This story begins with Topaz Bond – The Call (1). To access installments in narrative sequence, click on an entry title, then click on “Next” at the end of that installment.
“Listen, Yuki told me that somewhere in Aum there was a war once. A war of magic. The athletes fought the beasts. The athletes had talent but pride as individuals. The beasts had numbers, and they moved in packs and herds. It got ugly. The vortex brokered a truce. The athletes got the coast, which is where ambitious fuckheads usually show up, and the beasts got everything on the other side of the mountains, which is where nice people usually show up. You know, people like you. The vortex has been hanging around the coast ever since, keeping the athletes’ numbers low.”
Abelard seemed to speak to himself now. “So it’s not just an athlete’s swimming pool – it’s the swimming pool of an athlete who has broken the truce. Just bloody wonderful.”
“Abelard.” She touched his hippo haunch. “Nobody’s there.”
“Athletes can totally teleport, Opele. It’s no good; we’ll have to come back with numbers.”
“How can we find a way to any specific place in this desert if the regions get all jumbled, like you said they do? These dunes all look alike!”
“Don’t know,” he grunted, “but I do know Yuki can teleport. She’s really powerful for a half-and-half like me. She’s held her own against an athlete before. Or so she said. We leave something here, something to link to. We find her, we find her herd, we come back. We talk big. Maybe we fight. We can’t let this bastard get away with breaking the truce. No fuckin’ way. This is our space!”
“You sound like you’re convincing yourself.”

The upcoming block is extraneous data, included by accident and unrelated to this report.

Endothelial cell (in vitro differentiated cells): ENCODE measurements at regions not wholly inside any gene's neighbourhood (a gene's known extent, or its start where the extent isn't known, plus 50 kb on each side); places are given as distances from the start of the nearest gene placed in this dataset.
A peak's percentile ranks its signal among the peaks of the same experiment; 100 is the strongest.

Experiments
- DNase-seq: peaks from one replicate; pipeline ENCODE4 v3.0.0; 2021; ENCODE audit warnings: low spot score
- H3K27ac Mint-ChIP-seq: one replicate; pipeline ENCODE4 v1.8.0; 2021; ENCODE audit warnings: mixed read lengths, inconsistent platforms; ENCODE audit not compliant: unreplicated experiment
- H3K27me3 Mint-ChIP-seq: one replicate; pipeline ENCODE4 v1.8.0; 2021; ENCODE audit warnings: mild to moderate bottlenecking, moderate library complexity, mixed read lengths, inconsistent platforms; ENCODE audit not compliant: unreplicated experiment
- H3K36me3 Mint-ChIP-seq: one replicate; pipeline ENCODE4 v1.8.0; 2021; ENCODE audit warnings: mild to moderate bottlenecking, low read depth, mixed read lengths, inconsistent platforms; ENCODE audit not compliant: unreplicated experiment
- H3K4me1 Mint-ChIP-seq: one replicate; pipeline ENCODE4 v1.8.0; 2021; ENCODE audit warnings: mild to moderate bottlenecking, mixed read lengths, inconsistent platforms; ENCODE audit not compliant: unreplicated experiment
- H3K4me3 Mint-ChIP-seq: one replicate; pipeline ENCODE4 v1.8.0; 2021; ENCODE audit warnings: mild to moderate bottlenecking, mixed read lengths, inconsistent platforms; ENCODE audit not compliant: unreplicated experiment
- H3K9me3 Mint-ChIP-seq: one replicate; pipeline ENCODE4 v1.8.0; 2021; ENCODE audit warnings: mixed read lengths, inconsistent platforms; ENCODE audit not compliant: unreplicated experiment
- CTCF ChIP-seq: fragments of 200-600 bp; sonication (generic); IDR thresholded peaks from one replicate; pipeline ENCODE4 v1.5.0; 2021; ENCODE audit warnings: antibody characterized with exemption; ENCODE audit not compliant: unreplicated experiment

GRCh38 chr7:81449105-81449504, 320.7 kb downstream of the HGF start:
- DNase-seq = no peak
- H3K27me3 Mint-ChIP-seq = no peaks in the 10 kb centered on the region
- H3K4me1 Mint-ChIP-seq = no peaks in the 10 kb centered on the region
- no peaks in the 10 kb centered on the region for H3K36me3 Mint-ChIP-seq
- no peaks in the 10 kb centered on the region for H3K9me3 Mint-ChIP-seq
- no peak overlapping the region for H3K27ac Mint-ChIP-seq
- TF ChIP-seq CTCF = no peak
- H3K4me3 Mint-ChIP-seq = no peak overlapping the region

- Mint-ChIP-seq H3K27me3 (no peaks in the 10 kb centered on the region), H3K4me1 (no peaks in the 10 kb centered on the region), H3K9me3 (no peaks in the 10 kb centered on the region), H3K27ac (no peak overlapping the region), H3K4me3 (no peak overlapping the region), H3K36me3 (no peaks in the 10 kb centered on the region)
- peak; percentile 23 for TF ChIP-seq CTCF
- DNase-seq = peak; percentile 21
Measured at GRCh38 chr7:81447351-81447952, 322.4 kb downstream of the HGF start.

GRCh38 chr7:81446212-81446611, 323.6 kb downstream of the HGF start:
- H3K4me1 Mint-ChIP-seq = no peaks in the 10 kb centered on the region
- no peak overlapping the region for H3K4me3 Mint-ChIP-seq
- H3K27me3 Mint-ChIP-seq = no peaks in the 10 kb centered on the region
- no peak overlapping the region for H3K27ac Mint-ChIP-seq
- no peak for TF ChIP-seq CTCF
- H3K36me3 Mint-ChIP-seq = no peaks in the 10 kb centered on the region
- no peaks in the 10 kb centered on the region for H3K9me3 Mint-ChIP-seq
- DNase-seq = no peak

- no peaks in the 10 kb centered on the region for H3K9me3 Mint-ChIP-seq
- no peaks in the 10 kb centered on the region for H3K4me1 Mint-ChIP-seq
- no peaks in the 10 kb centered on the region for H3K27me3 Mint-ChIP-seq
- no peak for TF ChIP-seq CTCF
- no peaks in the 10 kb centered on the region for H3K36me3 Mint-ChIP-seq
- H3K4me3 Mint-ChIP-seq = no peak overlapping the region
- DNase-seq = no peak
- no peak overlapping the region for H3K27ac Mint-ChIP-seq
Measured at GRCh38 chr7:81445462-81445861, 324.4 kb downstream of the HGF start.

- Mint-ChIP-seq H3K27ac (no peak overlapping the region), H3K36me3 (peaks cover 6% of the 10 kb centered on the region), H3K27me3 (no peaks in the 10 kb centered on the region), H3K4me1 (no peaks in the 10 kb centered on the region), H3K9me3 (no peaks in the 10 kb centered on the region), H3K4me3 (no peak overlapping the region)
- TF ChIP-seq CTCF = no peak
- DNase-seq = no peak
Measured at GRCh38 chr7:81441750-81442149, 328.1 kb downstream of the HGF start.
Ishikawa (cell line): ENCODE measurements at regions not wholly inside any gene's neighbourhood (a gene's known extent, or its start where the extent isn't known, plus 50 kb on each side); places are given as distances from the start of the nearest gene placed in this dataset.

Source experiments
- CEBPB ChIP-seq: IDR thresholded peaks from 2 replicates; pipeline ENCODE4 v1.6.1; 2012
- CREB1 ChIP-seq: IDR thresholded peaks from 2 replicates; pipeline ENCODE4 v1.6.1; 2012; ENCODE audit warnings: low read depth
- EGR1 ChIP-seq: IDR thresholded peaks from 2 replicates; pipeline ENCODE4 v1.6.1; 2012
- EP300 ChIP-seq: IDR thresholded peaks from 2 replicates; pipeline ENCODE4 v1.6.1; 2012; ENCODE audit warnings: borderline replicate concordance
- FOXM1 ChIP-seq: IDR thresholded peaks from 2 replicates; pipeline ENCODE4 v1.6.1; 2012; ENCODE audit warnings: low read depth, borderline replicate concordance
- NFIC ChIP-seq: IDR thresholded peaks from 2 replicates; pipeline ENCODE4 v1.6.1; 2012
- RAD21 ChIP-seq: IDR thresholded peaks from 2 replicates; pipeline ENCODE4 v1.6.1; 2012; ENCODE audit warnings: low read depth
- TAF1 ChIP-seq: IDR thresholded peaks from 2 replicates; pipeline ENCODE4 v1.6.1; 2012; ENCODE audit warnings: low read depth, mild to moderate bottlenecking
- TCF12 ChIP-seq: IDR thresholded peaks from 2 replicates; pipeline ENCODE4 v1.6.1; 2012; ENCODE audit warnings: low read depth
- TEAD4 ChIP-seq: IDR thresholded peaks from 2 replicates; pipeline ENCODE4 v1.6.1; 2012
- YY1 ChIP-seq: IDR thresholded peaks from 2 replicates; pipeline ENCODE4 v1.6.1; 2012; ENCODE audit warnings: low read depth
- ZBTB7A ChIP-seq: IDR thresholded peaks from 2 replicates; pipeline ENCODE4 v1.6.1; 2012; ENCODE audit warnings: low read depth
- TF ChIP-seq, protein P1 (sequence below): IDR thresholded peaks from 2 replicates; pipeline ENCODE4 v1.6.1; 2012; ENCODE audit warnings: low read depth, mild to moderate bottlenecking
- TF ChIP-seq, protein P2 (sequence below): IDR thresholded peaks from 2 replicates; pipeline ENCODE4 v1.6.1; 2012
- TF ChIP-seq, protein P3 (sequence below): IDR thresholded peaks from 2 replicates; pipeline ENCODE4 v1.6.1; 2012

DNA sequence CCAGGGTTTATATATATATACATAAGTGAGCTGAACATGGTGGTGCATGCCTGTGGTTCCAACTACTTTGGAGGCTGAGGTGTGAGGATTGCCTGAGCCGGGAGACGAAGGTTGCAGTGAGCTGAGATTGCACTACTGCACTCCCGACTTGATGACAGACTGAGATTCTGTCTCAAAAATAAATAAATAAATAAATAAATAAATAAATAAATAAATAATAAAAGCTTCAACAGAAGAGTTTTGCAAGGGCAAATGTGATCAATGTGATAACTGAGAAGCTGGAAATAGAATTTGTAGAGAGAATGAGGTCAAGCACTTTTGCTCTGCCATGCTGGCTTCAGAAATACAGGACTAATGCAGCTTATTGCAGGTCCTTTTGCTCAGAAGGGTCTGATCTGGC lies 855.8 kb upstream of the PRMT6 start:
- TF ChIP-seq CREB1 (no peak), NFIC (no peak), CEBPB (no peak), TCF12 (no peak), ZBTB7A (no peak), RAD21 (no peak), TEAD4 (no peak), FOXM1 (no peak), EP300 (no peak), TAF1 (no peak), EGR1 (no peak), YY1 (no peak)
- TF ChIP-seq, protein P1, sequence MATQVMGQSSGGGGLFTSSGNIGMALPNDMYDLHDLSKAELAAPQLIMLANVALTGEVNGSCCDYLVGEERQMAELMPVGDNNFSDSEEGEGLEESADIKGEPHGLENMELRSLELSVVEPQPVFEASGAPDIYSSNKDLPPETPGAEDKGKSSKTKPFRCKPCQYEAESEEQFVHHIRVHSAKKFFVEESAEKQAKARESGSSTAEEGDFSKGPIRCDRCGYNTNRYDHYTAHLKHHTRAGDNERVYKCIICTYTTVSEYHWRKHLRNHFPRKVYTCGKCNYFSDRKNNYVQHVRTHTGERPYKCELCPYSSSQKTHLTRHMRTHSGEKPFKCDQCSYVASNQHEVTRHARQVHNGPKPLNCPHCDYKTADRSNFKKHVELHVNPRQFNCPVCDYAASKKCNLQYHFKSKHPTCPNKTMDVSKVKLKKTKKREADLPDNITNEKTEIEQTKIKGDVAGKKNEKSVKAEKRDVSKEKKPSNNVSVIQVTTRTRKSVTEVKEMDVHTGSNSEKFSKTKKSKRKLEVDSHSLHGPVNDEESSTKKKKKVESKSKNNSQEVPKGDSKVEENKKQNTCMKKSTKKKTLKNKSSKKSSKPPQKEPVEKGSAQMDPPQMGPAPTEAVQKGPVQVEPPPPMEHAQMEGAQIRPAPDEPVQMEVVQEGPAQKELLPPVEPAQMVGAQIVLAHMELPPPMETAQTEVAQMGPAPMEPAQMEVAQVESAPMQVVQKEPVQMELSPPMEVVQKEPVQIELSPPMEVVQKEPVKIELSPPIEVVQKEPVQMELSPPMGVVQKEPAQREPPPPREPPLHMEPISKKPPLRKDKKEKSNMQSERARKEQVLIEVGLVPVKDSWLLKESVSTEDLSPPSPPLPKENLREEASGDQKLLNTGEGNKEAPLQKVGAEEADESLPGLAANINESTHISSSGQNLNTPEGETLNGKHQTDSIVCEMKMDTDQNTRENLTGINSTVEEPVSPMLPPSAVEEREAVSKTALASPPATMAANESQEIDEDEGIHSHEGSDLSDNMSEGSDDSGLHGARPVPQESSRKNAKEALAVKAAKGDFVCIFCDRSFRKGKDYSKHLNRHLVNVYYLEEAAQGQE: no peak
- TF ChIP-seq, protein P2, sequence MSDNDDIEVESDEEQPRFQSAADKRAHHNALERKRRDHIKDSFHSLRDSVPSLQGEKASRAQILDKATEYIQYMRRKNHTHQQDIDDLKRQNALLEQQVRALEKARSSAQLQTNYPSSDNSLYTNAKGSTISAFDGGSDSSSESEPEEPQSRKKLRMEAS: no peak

“Maybe… but it surely won’t help to stand by the pool waiting for the swimmer to come back. C’mon, let’s get moving.”
“You said we should leave something?”
“Yeah. Tricky, that. Anything big enough for Yuki to sense could be detected by the athlete – wait, what are you –“
She held up a green-brown, two-inch kola nut, relishing the feel of its wrinkled pod against her hand. Her Iyanifa had shown her dried seeds. She’d only seen fresh, unbroken pods like this one in Internet images, but felt confident that holding one would feel just like this.
Abelard’s deer eye looked suspicious as he examined the nut; then, he spoke with approval. “Nice choice. The cultural associations will swamp your personal resonance. If the athlete finds it, he might destroy it or relocate it, but he probably won’t trace it. You’re a natural, Opele. Let’s bury it.”
The chime voice and the cello voice together sang praise to Ọlọrun the Creator. Opele found the song beautiful, but wished for the voices to sing in a language older than English.
Thank you for reading! In my next installment, Abelard gets curious.
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